Geology Through Time
Throughout the history of geology there have been two major schools of thought controlling scientific thinking: catastrophism and uniformitarianism. Both ideologies tried to explain how the world and features like mountains and oceans were created, however, both concepts differed quite dramatically when it came to processes. The idea of uniformitarianism is most often associated with James Hutton, though he is not the first to suggest the concept he was its primary cheerleader. James Hutton saw the Earth not as a stagnant planet, like the catastrophists thought, but a dynamic one. A planet that was ever evolving; he believed the processes that created Earth were cyclical and continued today. In "The Theory of the Earth" published in 1785 Hutton argued that the same processes that shaped the mountains continue to shape the earth today.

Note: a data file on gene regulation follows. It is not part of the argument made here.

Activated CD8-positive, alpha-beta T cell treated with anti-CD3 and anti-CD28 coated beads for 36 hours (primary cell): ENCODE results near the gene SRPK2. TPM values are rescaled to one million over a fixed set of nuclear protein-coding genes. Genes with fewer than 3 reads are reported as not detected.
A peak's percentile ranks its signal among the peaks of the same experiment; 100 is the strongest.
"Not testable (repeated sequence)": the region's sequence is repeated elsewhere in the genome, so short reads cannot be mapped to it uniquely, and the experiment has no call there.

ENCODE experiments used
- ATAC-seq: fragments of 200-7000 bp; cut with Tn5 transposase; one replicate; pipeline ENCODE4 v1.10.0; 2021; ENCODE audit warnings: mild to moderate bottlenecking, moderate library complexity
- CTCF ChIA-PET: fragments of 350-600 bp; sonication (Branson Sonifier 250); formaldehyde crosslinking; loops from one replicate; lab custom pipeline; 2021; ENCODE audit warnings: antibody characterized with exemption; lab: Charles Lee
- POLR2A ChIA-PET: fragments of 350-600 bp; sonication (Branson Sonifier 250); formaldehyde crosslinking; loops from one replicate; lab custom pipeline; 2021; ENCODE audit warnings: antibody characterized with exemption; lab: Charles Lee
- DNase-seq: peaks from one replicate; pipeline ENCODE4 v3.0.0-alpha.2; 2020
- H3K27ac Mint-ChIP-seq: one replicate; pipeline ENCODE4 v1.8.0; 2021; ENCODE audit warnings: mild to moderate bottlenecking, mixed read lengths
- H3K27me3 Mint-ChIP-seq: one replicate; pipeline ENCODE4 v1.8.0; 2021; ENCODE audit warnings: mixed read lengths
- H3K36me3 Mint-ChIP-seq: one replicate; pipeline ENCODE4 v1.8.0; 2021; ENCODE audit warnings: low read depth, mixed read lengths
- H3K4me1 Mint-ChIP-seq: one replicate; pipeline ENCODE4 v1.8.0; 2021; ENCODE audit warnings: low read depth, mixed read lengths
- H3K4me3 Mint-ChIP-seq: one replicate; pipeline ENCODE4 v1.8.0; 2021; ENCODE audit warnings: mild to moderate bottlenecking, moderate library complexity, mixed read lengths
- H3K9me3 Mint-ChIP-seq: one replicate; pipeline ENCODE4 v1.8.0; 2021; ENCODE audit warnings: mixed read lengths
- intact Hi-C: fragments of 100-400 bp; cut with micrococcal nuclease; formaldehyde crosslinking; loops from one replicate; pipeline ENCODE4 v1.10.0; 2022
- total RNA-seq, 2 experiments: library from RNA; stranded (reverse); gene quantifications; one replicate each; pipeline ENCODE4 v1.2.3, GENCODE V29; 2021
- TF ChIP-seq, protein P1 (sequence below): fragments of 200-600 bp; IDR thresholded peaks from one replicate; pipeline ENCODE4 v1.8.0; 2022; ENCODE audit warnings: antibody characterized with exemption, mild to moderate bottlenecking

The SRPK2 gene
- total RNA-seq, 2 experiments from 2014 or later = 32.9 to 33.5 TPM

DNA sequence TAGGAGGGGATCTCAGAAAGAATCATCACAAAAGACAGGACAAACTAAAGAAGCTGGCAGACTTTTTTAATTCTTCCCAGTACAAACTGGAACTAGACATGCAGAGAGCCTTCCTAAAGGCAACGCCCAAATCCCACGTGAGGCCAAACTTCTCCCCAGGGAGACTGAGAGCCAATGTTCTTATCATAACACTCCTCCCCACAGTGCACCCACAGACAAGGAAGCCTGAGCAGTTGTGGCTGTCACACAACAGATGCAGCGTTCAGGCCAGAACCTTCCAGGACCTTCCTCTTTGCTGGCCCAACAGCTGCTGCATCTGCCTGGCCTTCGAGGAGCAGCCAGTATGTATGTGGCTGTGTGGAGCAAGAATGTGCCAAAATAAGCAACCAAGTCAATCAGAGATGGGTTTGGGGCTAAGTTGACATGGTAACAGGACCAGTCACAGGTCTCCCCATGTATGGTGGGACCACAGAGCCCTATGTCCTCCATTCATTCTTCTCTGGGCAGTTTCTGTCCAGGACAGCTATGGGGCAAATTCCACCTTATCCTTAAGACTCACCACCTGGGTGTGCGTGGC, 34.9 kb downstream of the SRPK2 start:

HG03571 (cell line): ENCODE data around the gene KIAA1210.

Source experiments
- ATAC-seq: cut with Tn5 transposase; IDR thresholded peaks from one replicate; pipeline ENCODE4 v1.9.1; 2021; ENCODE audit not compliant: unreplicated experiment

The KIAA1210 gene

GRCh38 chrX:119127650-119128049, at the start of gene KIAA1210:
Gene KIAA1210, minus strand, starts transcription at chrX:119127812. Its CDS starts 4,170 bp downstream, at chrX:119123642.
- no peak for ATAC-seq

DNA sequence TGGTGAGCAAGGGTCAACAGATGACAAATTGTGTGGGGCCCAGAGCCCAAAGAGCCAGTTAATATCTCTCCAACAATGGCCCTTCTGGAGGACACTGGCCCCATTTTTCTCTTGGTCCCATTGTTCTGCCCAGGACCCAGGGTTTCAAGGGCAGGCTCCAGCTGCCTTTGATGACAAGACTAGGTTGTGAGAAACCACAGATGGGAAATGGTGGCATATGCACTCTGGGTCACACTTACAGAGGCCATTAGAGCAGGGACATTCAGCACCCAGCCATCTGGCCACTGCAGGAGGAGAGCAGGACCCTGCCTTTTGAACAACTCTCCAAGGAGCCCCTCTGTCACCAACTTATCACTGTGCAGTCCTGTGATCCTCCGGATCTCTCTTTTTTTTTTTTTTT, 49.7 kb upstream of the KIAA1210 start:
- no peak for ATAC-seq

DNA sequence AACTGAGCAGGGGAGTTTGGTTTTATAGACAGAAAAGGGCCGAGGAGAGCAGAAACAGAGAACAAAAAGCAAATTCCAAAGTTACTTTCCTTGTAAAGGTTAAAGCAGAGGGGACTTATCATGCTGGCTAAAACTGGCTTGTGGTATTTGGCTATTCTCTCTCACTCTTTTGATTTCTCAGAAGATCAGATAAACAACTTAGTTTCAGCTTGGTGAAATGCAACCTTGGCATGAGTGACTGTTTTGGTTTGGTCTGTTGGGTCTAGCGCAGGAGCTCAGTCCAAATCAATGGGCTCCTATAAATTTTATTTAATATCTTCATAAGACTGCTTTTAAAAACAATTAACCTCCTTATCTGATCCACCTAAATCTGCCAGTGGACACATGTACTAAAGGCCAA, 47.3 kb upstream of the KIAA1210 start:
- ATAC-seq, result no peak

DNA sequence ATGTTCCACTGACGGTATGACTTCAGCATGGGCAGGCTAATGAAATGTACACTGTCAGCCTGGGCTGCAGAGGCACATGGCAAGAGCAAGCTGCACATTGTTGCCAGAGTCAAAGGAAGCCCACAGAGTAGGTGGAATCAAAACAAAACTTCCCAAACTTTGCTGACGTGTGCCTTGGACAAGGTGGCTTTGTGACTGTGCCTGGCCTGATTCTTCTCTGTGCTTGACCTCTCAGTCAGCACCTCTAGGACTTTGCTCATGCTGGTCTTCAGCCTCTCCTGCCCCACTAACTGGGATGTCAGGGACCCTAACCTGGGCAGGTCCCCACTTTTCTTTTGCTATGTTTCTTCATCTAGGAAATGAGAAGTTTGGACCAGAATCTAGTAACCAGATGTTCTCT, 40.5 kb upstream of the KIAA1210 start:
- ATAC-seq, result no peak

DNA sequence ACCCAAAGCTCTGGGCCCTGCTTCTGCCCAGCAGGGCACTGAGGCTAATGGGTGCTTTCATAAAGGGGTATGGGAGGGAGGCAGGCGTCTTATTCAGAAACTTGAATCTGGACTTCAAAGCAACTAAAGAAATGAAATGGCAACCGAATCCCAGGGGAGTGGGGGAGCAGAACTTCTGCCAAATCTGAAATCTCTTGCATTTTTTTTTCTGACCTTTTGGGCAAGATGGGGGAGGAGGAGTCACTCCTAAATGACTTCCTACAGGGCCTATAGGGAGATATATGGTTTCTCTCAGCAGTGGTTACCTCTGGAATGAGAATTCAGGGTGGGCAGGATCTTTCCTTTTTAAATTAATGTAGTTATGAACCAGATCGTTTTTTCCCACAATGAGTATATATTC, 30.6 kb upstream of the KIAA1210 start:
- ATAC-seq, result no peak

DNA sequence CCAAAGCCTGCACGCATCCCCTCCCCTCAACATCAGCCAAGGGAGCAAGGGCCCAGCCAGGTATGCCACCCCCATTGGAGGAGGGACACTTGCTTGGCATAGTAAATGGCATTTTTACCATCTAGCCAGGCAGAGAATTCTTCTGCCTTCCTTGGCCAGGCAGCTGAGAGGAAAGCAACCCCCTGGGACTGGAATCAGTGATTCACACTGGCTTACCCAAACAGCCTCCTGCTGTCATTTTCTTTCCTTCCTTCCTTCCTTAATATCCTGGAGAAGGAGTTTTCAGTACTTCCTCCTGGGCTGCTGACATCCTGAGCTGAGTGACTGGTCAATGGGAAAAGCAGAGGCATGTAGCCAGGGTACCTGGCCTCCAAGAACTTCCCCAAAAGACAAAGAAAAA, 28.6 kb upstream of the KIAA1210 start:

In Hutton's eyes all parts of the Earth System were linked; he also realized that interactions between Earth's systems varied both spatially and temporally. In some cases systematic interactions can take place within fractions of a milimeter in a matter of miliseconds such as at the water-air interface or they can take place over thousands of kilometers over the course of thousands of years as with convection within the Earth.
Hutton's observations changed the course of geology. They gave science a new way of looking at earth processes, a way in which it would now be possible to not only describe how and why things are the way they are but also to describe how they may change in the future. Thus, through James Hutton, modern geology was born.